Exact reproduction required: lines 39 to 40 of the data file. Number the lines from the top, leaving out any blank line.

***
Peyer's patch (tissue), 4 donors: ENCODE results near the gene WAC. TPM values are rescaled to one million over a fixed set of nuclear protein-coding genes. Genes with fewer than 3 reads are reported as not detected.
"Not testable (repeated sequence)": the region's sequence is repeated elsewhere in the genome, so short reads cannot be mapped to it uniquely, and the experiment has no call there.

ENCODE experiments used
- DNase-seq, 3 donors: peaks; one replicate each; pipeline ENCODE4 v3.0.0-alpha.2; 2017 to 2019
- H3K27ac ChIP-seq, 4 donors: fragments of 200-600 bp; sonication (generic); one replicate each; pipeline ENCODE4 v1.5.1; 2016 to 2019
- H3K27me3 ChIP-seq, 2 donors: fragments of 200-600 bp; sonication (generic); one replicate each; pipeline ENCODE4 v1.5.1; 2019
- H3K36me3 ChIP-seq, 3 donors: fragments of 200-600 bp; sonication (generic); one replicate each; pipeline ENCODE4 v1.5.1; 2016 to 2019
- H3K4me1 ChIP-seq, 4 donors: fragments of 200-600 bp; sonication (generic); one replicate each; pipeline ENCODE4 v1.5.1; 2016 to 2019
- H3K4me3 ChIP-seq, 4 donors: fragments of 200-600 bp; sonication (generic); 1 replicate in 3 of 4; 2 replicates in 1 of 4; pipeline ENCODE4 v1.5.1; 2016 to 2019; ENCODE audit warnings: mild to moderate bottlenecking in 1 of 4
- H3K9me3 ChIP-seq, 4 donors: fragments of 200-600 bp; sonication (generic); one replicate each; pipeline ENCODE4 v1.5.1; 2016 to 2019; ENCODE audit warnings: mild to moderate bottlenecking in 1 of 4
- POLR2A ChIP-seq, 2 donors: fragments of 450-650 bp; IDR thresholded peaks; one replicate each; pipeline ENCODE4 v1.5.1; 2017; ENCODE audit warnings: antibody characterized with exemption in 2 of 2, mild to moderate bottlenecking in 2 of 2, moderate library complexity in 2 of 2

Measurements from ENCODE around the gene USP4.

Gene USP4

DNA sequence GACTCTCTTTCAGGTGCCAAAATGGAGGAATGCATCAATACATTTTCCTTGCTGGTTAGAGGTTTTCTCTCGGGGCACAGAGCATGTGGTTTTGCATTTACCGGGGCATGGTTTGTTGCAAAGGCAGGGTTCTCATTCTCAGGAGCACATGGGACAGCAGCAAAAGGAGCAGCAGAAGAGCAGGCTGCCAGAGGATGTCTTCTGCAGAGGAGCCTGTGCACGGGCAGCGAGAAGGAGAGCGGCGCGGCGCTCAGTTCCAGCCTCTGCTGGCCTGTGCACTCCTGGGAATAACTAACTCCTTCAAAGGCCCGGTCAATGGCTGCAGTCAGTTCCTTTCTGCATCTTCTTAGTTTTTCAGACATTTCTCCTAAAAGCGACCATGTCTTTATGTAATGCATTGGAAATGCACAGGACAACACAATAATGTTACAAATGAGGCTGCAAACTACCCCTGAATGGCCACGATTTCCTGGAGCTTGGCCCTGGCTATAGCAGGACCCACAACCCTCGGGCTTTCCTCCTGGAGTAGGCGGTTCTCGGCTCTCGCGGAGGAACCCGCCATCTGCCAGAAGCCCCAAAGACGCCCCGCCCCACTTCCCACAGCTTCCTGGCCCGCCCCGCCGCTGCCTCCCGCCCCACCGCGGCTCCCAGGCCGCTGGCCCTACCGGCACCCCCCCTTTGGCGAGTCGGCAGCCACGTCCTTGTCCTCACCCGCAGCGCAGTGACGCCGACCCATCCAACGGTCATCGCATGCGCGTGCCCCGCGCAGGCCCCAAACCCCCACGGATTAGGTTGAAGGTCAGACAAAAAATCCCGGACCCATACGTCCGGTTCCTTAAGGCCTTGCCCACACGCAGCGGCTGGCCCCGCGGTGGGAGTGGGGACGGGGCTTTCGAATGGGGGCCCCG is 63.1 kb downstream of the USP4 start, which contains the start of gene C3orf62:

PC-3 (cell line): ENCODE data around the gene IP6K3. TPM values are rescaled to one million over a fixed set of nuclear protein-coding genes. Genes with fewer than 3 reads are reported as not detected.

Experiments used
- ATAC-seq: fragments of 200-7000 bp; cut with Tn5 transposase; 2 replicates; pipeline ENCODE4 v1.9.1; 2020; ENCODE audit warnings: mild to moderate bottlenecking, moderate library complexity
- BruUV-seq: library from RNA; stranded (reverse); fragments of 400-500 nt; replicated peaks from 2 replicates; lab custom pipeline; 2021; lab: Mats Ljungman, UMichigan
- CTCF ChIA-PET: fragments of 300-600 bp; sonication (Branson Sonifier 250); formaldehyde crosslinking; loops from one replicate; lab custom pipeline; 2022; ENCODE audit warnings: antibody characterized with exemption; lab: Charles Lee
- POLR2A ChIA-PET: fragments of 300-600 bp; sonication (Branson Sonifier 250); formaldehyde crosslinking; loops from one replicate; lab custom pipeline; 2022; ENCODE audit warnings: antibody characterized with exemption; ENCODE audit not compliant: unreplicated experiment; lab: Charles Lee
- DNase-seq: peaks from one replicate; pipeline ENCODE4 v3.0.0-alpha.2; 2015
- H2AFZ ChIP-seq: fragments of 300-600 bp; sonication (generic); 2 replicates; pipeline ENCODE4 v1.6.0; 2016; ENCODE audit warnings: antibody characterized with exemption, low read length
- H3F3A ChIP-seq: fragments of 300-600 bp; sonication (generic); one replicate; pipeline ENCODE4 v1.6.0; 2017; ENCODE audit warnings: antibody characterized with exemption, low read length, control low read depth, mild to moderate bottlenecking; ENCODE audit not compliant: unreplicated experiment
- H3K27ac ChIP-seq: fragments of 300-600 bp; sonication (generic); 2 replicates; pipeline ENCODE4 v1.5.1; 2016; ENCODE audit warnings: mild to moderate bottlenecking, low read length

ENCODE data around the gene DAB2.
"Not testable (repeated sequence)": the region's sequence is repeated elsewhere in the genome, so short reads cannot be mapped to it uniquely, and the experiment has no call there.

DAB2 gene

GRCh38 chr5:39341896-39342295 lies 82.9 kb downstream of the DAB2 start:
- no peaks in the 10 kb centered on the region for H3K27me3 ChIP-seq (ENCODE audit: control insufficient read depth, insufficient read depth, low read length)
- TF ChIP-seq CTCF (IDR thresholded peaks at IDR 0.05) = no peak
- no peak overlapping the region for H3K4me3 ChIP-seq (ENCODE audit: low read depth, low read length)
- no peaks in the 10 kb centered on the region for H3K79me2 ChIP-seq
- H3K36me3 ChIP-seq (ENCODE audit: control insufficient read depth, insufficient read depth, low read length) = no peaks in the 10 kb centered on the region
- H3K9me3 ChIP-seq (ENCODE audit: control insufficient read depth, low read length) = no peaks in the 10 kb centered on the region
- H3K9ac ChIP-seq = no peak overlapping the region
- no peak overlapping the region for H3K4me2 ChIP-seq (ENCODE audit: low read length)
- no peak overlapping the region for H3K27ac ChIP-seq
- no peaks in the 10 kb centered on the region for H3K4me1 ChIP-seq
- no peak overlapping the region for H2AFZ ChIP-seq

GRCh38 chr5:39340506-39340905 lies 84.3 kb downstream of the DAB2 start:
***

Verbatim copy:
- no peak overlapping the region for H2AFZ ChIP-seq

GRCh38 chr5:39340506-39340905 lies 84.3 kb downstream of the DAB2 start: